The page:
Strategic planning for Aids crisis
In South Africa, where I am currently working, the demands and complexities of adequate strategic planning for a modern, responsive FE college are rapidly dawning on the bureaucrats and colleges. They are charged with delivering the government's vision of a further education and training system ready, willing and able to propel this country into the euphemistically-monikered "first-world" economic premier league.
This sounds far easier in theory than in practice, and even in theory it's a tough proposition. Here, however, the "challenges" are even greater, and becoming more complex and intractable by the day. An aspect of the planning parameters that present as a rapidly-looming issue and an ongoing challenge for FE college managers here is the risk posed by the Aids pandemic that faces Africa in general, and Sub-Saharan Africa in particular.
Readers of the international pages of the quality press may well be aware of the controversy caused by Thabo Mbeki, the South African president, and his recent foray into the international scientific dialogue on HIV and Aids. This is an area of political debate that foot soldiers like myself would do well to steer clear of, but it is one that is worth spending considering.
The Aids pandemic has grown to the extent that 12 per cent or more of the South African population is now infected. This translates to approximately 4.2 million children and adults. Its very nature means that it is most prevalent in the 18-40 age group, which is also the most economically and sexually-active group, and the key target group for all of us (internationally) engaged in the processes of lifelong learning and widening participation.
This sounds bad enough in the narrative, but when raw statistics are introduced, the implications are nothing short of harrowing. Unsurprisingly, the apartheid legacy means that the black population is most heavily affected, axiomatically those least able to access the high-cost, high technology drugs that are most effective in ameliorating the effects of the illness. Bear in mind that these statistics are "guesstimates",and in these cases it would not be at all surprising if they were under-estimates, given the fact that Aids-related illnesses mirror the symptoms of diseases most associated with poverty. Very recently I had a close (but indirect) encounter with what can only be euphemistically described as the medical service in South Africa. This was a graphic illustration to me that this truly is a society of first and third world systems operating at close and increasing uncomfortable proximity.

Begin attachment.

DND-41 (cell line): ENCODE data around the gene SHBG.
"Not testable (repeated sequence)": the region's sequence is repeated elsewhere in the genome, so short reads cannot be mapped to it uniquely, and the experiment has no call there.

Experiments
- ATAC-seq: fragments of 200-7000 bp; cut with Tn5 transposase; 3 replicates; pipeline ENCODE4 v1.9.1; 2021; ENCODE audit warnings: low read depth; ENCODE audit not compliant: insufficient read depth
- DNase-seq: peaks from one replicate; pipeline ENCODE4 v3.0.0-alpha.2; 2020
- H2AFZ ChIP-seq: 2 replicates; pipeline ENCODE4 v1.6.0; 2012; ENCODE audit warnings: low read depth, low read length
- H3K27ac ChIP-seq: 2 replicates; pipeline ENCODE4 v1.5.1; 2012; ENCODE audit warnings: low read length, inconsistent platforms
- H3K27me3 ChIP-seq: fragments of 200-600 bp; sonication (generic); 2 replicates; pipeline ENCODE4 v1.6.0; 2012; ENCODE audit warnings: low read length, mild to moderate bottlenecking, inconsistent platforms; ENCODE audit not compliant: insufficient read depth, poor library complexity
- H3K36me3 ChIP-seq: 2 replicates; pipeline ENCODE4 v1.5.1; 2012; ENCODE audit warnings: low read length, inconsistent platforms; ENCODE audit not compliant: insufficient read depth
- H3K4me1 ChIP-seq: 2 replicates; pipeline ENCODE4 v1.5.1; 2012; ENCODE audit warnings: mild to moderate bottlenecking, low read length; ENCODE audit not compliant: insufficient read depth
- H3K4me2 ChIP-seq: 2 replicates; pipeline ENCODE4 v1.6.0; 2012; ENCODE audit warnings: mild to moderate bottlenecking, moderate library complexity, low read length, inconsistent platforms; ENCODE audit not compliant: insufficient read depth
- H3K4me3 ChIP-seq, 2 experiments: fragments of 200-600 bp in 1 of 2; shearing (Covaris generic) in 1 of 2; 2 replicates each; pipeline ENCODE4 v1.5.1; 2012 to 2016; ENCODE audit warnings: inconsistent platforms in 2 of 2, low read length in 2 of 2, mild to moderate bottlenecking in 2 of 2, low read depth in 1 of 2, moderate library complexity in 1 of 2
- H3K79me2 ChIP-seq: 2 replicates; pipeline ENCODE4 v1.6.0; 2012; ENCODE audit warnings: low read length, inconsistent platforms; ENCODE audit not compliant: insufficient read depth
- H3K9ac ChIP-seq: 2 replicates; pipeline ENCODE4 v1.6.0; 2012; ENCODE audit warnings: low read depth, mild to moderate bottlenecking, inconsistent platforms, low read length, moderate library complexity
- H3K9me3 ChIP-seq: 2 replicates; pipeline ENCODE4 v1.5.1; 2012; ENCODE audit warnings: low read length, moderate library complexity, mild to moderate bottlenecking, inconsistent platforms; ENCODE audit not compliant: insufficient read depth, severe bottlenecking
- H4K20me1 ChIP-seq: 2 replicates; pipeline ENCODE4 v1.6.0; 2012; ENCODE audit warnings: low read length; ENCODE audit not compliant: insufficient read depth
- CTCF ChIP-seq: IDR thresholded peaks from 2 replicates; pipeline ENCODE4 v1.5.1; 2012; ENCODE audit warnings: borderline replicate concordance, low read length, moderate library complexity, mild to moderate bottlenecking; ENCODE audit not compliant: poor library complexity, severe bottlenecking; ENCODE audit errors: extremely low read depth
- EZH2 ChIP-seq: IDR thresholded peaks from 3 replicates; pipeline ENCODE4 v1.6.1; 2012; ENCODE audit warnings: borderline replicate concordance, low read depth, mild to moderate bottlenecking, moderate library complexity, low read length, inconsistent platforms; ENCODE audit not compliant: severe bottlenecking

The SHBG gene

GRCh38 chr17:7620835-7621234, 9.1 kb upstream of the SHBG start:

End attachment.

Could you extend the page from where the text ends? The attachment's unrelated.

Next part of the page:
South African college staff and managers have now to grapple with the implications of planning for the eventuality that a high proportion - up to 20 per cent or more - of their target market will be coping with a very serious illness. A sobering thought in abstract, but even more so when one has to sit down and plan for what this means in terms of a risk assessment that meets the needs of financial probity, as well as the conflicting socio-economic imperatives of redress and transformation.
Quite apart from the human tragedy of dealing with students and their families facing death, imagine the implications for student and staff morale and discipline, in an environment in which student protest can be extremely immediate and direct. This does not even touch on the financial planning considerations for colleges at the micro-level, or for regional and central government. The economic implications are being calculated, but again this is only guesswork.
I have referred above to the phenomenon of first and third world economies co-existing in this country of contradictions. The very economic infrastructure that was developed to service the apartheid economy has, paradoxically, speeded the spread of Aids. From the perspective I now share with others in Africa, it is hardly surprising that the full implications of the Aids pandemic are finally dawning on those at the highest levels in the White House, albeit late in the day, but plus ca change.
It is unlikely that levels of aid currently being bandied about can do anything but scratch the surface of the problems facing the country, and the colleges. Next time you're lamenting the trauma of the stringencies of the latest strategic planning round, think on. It could be much worse.
Robin Landman is secretary of the Network for Black Managers